Does anyone have any idea how to stop this?
Thanks
You've received some great advice. What you describe is what I think is called chucking. I used to have a Durango fiver with a Reese slider hitch, and whenever we hit the concrete interstates with the expansion joints every 25 feet, the rapid and bone jarring "pushing-pulling" motion would become so bad, I became concerned that something was going to tear apart soon. I can only imagine the forces that are in play when this phenomenon starts. I have a mechanical engineering background, and I tried to calculate those forces based on weights and speeds, but without raw data, it became an educated guess. Another variable was the clearances between connected components. In other words, any residual "slack" in the different connections would be taken out at different rates depending on the weight and forward motion of the trailer vs truck. When you think about it, there is a small amount of clearance between the rails and hitch frame, between the hitch frame and the hitch head, and between the hitch head to the trailer pin. Those different clearance values are being taken up in both directions every time the truck and trailer are in motion and then encounter the bumps, dips, potholes, and expansion joints of highways.
Anyway, the numbers I was coming up with were a little scary. A tight "zero clearance" connection makes a huge difference. So when we traded up to the Silverback, I did some research and decided to go with the Goosebox hitch, and I'm happy to say that 97% of the chucking went away.
There are other great hitches out there like the pictures above show. I liked the Goosebox because I now have nothing to lift into or out of the truck bed. That old Reese was heavy enough for my 63 year old body, and I was tired of wrestling it. The rail pins were also aggravating at times.
I'm not saying the Goosebox is the only solution, but only one solution out of many offerings. You have to figure out which hitch setup is right for you and your application.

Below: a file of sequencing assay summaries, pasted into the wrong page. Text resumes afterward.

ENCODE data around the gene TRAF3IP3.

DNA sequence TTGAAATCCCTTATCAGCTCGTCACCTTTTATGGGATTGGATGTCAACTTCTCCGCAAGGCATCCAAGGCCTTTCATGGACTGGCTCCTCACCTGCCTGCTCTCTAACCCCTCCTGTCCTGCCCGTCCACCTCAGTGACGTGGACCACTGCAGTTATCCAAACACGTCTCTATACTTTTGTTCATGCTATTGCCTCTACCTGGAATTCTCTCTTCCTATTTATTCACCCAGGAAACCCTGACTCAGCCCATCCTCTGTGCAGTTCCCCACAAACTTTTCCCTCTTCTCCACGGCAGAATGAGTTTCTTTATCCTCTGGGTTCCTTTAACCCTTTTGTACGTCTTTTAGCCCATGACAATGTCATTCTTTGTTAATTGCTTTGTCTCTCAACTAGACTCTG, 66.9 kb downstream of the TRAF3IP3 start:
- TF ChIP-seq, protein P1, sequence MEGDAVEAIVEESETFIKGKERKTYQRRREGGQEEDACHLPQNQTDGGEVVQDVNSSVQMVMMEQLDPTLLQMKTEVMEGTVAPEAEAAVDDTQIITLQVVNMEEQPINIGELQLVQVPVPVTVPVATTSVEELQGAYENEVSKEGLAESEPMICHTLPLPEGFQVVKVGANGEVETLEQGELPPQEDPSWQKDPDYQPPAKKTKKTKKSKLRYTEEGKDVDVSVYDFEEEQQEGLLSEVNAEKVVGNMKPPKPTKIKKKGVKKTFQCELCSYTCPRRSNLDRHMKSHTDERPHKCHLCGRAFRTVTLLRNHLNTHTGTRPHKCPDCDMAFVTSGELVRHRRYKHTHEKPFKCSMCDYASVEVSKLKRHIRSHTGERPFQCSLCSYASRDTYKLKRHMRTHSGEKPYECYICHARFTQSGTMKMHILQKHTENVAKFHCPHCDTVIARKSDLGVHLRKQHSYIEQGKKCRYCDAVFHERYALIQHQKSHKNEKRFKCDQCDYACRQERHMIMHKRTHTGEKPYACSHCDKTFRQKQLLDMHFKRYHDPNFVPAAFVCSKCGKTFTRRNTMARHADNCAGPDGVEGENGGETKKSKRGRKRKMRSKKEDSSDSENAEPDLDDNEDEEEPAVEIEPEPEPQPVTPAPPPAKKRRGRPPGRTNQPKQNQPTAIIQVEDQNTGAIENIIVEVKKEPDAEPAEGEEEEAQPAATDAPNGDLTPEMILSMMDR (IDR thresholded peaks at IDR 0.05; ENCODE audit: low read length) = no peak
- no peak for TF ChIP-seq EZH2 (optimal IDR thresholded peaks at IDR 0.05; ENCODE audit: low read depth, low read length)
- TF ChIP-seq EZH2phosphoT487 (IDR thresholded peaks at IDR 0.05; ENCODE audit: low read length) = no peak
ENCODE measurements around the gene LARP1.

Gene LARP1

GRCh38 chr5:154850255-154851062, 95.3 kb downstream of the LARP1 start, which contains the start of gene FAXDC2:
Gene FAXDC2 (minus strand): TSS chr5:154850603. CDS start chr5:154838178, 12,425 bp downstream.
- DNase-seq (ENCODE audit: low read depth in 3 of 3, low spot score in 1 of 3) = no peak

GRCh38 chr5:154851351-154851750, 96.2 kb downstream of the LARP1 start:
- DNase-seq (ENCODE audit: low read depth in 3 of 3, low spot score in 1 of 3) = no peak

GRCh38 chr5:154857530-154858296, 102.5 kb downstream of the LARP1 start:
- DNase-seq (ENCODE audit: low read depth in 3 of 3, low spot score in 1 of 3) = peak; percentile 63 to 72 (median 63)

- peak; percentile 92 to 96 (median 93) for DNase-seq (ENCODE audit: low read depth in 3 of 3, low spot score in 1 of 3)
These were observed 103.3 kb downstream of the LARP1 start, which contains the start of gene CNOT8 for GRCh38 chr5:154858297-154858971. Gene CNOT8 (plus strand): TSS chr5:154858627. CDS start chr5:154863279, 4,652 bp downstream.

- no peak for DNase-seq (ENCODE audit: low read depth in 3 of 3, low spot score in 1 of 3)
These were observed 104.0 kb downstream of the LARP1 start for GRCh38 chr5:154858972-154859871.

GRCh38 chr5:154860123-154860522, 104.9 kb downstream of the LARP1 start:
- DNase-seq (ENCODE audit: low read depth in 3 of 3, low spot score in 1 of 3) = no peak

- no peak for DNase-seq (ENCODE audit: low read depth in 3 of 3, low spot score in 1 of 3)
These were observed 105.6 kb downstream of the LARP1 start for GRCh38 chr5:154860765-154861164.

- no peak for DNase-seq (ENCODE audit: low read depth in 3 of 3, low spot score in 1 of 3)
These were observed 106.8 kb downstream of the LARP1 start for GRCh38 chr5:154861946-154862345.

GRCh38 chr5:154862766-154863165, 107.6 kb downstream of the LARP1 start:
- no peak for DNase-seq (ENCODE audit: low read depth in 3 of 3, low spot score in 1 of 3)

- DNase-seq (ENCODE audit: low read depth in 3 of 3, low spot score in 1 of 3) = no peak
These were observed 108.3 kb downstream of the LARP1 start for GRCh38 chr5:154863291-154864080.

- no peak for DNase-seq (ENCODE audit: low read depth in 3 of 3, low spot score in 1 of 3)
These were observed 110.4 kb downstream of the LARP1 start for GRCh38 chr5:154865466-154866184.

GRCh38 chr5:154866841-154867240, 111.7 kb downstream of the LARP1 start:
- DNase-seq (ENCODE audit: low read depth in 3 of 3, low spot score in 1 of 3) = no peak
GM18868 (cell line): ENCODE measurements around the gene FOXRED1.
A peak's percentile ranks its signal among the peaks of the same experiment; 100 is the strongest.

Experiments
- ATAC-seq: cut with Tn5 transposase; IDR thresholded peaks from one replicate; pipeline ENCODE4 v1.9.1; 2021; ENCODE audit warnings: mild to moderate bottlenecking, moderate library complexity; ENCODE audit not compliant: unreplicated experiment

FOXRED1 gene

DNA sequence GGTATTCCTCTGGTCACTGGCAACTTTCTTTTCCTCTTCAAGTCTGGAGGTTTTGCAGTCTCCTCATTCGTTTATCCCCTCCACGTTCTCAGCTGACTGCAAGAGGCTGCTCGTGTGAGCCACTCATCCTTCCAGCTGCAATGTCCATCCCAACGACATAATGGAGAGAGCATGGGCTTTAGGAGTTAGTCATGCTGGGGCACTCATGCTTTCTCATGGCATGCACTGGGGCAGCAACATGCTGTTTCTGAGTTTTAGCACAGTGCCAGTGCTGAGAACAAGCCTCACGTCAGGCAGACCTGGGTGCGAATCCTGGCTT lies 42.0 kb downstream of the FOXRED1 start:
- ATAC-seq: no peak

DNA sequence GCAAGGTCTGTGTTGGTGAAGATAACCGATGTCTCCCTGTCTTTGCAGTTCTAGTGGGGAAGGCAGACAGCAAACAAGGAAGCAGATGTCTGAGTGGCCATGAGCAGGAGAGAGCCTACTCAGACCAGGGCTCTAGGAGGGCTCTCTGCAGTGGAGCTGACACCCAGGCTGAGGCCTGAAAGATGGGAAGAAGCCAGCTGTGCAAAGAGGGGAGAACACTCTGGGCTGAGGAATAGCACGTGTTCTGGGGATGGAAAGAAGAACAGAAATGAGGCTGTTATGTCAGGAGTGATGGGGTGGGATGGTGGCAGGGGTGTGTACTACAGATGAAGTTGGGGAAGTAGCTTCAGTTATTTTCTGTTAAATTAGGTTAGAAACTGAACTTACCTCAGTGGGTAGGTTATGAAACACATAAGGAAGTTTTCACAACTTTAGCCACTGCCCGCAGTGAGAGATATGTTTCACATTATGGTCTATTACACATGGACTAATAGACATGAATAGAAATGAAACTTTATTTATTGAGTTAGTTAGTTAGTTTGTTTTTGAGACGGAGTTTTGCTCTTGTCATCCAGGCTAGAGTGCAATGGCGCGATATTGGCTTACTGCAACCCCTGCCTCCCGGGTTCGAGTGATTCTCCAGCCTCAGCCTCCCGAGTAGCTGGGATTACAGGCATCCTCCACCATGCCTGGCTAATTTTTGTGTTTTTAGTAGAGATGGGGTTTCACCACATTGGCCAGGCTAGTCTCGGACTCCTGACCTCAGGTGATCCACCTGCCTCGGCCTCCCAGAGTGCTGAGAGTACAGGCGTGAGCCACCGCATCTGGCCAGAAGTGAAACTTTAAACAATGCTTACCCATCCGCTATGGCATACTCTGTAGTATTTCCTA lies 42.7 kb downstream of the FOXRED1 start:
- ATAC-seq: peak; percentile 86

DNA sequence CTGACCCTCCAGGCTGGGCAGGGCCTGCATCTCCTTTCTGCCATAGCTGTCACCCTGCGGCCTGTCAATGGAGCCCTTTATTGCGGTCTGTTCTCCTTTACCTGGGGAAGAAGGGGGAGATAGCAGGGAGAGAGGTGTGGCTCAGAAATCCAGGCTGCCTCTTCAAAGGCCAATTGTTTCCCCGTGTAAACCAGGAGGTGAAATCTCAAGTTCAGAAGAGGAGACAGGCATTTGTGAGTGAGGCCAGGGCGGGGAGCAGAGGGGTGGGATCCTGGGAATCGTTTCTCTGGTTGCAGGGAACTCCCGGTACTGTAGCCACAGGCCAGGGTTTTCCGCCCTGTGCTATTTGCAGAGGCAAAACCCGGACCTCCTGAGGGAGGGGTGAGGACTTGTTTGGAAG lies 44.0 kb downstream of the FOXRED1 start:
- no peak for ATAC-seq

Either way, you are doing the right thing by asking the questions. You are getting some great suggestions. Good luck, but don't live with it. There are solutions.

oldbird
03-10-2016, 12:21 AM
All I can say because I never had an opportunity to compare different hitches etc. is the trailer saver hitch I feel saved my truck and 5er. In certain situations my truck would get slammed so hard I thought it was going to break my rear axle. It was violent to say the least. No chucking after getting the hitch.

chevman
03-12-2016, 11:14 AM
I've had a TT for years but soon will be getting my first 5th wheel. The camper I plan to buy comes standard with a TrailAir pin box. If I should invest in an air hitch would there be any benefit or is this just redundant and unneeded?


You will not need two air products. Either will work great. We have an airhitch since 2001.

chevman

kannon
03-14-2016, 11:13 PM
So if given the choice is it better to have trail saver on pin box or on truck if you don't need both?

Stripit
03-15-2016, 12:46 AM
If I had the option I would go with the truck mounted air hitch.

Maverick
03-23-2016, 10:28 AM
I agree full heartedly with Stripit. Since I purchase my TrailerSaver, the ride has been phenomenal. The chucking is gone and the transferring of the hard highway gapes are also gone. The ride is actually enjoyable. People think they are a bit pricey, but once you try it, you won't what to give it up!

oldbird
03-23-2016, 11:02 AM
Agree 110% with Maverick!